Is it only the blogs that noticed a huge spike in interest rates over the last couple of weeks?
Stuck inside these four walls, sent inside forever,
Band on the Run — Paul McCartney and Wing
One of the advantages of reading topic-specific blogs like the IHB is that you find out about things before they reach general public awareness. For instance, last week, there was a sudden and dramatic rise in interest rates. Mr. Mortgage has written extensively about this and its ramifications in posts: 5-28 – Potential Consequences of 5.5% Mortgage Rates, 5-29 – ‘The Day After’ the Interest Rate Spike , 6-5 Beware Real Estate False Bottoms (Link to 69 page PDF file.) Some other bloggers have been on the case including Calculated Risk: Rising Rates: The Next Fed Meeting Will be Interesting. For the most part, the mainstream media has not been covering this story and its important ramifications.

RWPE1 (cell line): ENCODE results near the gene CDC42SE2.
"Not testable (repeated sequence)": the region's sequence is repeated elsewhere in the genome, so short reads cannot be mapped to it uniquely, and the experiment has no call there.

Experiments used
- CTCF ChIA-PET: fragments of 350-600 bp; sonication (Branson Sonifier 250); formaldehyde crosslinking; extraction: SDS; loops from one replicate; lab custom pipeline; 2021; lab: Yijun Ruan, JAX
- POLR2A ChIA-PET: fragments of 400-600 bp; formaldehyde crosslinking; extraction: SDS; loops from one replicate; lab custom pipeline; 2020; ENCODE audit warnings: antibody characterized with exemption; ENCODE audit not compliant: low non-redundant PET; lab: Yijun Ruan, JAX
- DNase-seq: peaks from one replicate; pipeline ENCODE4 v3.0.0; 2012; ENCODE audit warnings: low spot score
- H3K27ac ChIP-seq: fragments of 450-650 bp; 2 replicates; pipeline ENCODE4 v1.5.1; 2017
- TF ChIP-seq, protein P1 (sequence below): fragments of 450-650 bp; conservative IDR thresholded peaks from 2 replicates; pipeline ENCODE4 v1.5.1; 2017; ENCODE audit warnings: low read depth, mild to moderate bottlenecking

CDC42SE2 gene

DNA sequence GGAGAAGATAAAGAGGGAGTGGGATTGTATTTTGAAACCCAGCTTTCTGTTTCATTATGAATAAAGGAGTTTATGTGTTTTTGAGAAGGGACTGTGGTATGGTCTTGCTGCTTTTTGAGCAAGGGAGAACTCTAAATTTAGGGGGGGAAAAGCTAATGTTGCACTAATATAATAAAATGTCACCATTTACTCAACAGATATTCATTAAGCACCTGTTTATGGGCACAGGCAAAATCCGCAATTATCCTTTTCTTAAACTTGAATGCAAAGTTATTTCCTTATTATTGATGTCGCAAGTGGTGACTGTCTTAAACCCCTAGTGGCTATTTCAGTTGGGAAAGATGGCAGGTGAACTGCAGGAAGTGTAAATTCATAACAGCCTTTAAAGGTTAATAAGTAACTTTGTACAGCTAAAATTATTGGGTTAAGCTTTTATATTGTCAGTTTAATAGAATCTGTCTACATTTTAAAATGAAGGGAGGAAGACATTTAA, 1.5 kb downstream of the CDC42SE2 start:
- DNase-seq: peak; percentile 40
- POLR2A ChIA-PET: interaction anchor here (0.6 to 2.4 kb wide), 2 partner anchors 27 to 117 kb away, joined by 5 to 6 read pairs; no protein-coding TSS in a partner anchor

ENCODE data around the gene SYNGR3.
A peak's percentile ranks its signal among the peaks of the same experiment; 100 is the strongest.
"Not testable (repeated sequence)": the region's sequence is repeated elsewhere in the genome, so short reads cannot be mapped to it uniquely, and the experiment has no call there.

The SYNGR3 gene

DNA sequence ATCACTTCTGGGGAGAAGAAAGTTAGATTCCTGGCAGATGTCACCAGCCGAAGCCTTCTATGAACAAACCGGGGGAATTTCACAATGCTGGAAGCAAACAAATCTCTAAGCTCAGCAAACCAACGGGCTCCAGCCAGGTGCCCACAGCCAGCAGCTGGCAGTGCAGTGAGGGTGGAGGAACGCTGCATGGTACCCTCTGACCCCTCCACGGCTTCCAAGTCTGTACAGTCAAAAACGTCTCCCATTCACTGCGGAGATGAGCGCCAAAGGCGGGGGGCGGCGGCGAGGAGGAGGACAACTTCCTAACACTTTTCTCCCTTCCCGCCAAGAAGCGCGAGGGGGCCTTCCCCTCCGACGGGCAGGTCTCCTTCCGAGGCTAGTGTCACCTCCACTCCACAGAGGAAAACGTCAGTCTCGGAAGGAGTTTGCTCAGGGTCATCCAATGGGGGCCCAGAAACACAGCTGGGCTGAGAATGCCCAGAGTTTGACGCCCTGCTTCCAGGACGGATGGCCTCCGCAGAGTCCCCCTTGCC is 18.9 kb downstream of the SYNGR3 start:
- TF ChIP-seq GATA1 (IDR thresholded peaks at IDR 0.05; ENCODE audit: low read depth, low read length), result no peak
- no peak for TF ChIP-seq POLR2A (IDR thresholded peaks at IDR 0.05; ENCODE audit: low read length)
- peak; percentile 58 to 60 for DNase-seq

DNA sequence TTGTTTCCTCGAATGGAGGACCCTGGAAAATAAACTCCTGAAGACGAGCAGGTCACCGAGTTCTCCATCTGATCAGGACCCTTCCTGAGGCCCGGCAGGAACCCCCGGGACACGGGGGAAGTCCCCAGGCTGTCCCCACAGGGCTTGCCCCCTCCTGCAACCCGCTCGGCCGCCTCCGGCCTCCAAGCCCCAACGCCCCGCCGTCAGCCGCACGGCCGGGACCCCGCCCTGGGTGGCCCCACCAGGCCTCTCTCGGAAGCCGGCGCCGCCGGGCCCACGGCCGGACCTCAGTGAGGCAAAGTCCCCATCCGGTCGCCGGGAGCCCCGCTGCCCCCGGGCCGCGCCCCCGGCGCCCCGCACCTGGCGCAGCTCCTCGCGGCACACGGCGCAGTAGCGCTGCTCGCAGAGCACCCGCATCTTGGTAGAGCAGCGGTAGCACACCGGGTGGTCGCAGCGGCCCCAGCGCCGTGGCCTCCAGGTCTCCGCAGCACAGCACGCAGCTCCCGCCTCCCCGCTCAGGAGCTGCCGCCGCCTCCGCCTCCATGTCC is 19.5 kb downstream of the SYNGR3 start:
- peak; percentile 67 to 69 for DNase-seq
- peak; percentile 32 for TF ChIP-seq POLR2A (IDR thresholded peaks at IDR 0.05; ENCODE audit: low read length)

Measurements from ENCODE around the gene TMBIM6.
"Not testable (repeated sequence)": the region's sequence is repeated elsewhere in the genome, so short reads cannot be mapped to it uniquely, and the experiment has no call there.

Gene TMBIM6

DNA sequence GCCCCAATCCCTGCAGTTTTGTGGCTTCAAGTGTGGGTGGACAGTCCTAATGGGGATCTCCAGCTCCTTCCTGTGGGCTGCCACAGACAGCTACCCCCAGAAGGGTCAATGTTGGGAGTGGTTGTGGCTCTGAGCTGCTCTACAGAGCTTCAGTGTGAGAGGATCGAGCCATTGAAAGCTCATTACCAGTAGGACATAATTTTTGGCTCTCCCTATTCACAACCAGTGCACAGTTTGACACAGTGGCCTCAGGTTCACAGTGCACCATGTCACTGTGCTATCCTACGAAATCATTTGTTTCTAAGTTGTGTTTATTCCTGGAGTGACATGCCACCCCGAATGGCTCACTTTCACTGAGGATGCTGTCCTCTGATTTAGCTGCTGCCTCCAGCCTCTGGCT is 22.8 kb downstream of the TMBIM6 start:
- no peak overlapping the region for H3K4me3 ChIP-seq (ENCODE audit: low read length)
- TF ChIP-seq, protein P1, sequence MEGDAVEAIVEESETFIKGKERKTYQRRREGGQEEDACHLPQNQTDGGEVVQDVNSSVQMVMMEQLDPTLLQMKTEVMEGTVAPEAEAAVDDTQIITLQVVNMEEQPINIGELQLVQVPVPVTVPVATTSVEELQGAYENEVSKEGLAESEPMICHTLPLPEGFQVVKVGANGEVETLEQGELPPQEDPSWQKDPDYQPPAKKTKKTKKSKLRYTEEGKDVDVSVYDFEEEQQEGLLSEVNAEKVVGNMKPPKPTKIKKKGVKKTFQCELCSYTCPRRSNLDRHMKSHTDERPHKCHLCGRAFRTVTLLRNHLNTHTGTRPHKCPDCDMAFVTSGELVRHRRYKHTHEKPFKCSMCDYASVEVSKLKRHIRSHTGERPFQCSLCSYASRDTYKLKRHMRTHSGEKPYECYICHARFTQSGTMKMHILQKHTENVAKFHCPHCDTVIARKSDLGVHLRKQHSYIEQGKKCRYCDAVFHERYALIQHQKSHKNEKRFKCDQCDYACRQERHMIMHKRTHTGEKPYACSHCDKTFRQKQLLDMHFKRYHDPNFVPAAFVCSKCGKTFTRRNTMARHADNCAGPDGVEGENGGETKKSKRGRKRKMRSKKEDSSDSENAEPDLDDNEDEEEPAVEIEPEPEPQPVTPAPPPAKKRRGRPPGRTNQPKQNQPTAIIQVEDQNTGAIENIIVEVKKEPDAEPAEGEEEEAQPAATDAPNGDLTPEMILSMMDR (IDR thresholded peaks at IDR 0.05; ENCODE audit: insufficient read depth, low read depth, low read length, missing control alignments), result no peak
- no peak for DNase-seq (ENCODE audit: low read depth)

I had the following email exchange with a mortgage broker:
bids, sometimes over the ask. Do you think this phenomenon will stop due to the
Here’s how I think it’s playing out – from a cynics perspective.
Timmy G went to Beijing for a dressing down. Our Chinese Overlords
(OCO) are not going to invest long term at sub 3% rates. The short term
rate auctions last week went well, but next week comes a 3y/10y/30yr
auction that was likely to be a disaster. Timmy convinced OCO that if
the US floats rates to the upper 3’s – as they are now – that OCO
should invest. Next week you’ll either see a great Treasury auction or
a crappy one. If OCO buys a bunch, mortgage rates which are currently
way oversold will settle into the upper 4’s, low 5’s. If the auction is
a steaming pile, 6.0% mortgage rates are on their way.
That said though, of the 1.2t the Gubmint is committing to spend on
Mortgage Backed Securities, they’ve only spent 500b. A TARP’s worth of
ammo is still out there.
I think the above observations are on the mark.
We know there are a number of properties going to hit the market due to the pent up supply of the foreclosure moratoria. The price levels we will see this fall and winter will be influenced by the amount of supply, but it will largely be determined by the terms of financing and in particular mortgage interest rates. If rates go back up to 6% or higher, prices are going to fall a great deal. If they can be maintained at 5% or less, the drop will be much more subdued. We will see what happens.